As auto companies scurried to safeguard their information systems from potential Y2K disaster in early December, Oldsmobile already was experiencing a good deal of technical difficulty.
It wasn't one of those pesky PCs giving Oldsmobile trouble. It was a NASA space probe that failed to communicate with 20,000 people who gathered at an Oldsmobile-sponsored space conference in Pasadena, Calif.
Planetfest 99 was the latest in a series of space exploration conferences put on by the Planetary Society of Pasadena. The focal point of the conference was supposed to be the moment when the $165 million Polar Lander, sent by NASA to retrieve photos and scientific data, would touch down on Mars' surface and send audio and video to Pasadena, where conference attendees were gathered around a huge screen.
But when the time came for the big moment, there was only a blank screen; the Mars Lander was nowhere to be found. Other than NASA, those who had the most reason to be frustrated were sponsors of the event, such as Oldsmobile, which spent from $10,000 to $100,000 to associate their names with the conference.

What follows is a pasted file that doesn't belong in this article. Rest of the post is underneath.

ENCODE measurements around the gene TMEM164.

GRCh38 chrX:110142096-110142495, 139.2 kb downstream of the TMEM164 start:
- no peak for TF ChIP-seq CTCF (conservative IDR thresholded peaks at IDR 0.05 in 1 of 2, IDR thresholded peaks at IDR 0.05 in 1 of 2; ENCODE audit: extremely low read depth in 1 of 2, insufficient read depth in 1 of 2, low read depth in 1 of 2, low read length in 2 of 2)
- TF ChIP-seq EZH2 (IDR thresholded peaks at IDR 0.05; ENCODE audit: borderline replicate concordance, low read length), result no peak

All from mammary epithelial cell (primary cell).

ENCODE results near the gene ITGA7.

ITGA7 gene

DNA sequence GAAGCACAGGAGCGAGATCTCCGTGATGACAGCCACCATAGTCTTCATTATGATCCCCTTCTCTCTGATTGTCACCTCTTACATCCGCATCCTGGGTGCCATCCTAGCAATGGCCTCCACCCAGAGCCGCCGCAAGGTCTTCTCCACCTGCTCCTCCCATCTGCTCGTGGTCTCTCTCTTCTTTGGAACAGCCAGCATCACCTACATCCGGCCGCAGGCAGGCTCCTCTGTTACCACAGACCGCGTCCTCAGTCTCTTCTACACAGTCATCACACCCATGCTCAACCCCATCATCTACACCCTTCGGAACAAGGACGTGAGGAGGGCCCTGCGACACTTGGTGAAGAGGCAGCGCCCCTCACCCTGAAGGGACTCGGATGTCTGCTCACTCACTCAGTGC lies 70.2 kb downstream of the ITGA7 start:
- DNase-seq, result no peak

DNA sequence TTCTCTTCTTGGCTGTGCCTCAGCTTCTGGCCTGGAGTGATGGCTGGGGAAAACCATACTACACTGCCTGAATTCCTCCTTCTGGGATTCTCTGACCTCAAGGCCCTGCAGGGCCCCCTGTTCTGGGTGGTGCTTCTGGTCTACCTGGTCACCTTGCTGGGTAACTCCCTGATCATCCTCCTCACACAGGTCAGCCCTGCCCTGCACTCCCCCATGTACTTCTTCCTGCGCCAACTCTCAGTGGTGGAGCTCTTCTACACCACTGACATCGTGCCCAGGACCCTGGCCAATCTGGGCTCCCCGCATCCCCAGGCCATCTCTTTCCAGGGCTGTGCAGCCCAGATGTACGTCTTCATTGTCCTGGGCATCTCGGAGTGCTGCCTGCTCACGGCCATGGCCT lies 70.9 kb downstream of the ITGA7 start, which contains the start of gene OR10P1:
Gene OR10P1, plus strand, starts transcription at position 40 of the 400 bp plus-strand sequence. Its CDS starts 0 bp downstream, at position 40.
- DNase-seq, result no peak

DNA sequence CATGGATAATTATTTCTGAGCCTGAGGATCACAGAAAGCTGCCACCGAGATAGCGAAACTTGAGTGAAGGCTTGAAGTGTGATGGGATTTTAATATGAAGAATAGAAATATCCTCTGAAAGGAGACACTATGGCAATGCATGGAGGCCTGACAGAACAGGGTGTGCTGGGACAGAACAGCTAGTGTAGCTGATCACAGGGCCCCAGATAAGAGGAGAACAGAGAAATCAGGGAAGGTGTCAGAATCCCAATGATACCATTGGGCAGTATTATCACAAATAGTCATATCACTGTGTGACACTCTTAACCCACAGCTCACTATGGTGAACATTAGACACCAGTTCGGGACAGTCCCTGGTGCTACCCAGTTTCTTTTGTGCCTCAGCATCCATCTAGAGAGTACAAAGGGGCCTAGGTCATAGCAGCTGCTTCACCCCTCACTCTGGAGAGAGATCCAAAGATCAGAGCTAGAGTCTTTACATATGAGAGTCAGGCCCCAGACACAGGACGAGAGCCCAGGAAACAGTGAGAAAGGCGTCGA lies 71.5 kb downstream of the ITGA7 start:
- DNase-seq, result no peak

Yet the NASA failure didn't ruin Oldsmobile's marketing hopes. Olds used the event to show off three futuristic concept vehicles to an audience that included many children, and people interested in high-tech electronics.
Two of Olds' marketing objectives are to be known as a carmaker with innovative ideas, and to make a connection with youngsters well before they receive their driver's licenses.